The ball rolls around at one of three speed settings, the fastest of which has the ball rolling three feet per second. There's also a boost mode to give you a momentary burst, so you can get the ball off the carpet or over a stray cable — it gets stuck pretty easily, and the boost mode helps, but I moved a lot of cables out of its way when playing with it. The Bluetooth connection works up to about 50 feet, which I like; what I don’t like is that the ball turns off after only about five minutes of non-use. If I got an email while the Sphero was on, by the time I'd read and responded to it the ball had gone to sleep. That’s a battery-saving move, I’m sure, but it means you spend a lot of time picking the ball up and shaking it back on and re-calibrating. It doesn’t even seem to help battery life much, either. If you use it constantly, it dies in an hour, occasionally a few minutes longer if you’re not moving it around too much. It then needs three hours in its inductive cradle to charge fully again.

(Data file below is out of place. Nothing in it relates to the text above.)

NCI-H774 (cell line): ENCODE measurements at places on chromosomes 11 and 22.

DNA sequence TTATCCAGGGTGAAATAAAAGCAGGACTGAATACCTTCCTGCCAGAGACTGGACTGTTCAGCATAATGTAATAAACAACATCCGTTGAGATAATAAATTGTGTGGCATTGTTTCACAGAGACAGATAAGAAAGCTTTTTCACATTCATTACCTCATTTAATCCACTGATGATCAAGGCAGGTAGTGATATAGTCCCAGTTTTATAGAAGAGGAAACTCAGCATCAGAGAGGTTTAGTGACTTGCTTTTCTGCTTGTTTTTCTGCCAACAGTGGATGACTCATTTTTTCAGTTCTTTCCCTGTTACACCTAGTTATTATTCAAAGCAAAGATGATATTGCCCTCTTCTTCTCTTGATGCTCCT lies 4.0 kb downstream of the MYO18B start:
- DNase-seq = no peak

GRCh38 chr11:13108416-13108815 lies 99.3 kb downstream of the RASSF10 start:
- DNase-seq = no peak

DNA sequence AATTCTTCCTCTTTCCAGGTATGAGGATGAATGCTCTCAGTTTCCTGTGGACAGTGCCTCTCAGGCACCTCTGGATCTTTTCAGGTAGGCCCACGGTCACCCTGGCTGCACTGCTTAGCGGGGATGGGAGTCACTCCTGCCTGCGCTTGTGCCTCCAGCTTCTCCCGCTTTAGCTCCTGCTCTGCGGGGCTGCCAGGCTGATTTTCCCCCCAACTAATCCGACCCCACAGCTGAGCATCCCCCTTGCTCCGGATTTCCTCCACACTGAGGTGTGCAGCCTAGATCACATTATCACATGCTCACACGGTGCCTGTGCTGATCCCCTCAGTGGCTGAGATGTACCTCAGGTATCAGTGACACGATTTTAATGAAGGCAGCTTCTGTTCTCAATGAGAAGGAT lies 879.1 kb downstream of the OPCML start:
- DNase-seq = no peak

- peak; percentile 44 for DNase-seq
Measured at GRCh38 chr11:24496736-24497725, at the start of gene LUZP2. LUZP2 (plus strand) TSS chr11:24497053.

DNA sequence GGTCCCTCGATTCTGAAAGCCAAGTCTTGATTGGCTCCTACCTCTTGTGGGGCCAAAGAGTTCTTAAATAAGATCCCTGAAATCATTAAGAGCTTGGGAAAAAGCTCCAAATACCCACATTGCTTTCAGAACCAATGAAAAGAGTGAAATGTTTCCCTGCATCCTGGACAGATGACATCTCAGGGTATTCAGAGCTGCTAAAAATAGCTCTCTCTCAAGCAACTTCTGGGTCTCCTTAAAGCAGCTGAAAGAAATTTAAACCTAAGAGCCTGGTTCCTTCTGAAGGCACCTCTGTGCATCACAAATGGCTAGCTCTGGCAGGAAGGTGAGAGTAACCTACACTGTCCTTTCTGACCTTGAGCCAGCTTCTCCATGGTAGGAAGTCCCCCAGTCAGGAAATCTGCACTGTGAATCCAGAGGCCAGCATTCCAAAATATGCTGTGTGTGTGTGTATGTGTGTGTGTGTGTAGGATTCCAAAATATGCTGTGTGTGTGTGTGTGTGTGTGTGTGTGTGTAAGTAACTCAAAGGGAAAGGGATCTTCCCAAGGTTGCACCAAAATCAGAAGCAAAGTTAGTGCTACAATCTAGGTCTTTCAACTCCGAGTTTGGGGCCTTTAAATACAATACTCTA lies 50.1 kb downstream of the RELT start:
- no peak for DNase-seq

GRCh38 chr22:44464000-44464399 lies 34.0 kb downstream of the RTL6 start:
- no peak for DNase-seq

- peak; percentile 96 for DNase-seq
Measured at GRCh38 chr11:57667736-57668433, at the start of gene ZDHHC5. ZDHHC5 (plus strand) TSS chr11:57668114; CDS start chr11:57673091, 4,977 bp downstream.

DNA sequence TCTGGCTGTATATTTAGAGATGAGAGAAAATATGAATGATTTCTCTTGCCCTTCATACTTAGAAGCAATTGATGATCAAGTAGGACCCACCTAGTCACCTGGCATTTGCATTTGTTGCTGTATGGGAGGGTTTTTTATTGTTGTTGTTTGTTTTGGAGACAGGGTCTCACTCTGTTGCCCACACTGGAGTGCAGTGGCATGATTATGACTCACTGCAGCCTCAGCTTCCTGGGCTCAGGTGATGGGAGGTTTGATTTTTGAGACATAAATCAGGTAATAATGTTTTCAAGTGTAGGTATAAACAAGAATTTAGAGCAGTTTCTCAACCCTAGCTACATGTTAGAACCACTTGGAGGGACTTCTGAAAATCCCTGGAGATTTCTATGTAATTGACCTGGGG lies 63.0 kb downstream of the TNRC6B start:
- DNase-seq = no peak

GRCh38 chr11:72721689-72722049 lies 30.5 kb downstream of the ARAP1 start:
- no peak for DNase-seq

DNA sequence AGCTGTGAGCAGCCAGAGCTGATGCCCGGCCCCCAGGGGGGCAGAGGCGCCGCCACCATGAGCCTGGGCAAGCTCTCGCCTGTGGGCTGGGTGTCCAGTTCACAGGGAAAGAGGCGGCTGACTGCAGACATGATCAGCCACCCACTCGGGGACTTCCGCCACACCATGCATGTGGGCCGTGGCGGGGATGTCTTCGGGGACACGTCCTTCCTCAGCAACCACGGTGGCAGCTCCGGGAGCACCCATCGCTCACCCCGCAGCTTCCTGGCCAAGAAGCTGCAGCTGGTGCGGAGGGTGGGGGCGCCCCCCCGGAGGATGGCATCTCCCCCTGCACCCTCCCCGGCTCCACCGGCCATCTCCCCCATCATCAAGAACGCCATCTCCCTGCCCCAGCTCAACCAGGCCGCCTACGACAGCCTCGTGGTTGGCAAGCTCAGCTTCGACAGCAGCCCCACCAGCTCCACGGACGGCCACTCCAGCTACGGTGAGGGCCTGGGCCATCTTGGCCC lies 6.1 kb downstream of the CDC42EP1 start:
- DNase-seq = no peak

The Sphero has fairly basic functionality, but there’s a surprising number of fun, goofy things you can do with a device that rolls around and changes colors. At launch, there are five different free Sphero apps, each of which does slightly different things with the gadget. The company is releasing an SDK for developers to build other apps, but here’s a taste of what’s out there now.


This self-titled app is basically a catch-all for using the Sphero. You can move the ball around using an on-screen joystick or using a cool drawing feature that lets you map out the ball’s entire path and then watch it follow your route. You can change the ball’s color and speed, and do a couple of wacky things like ask the ball yes-or-no questions and have it blink different colors for different answers.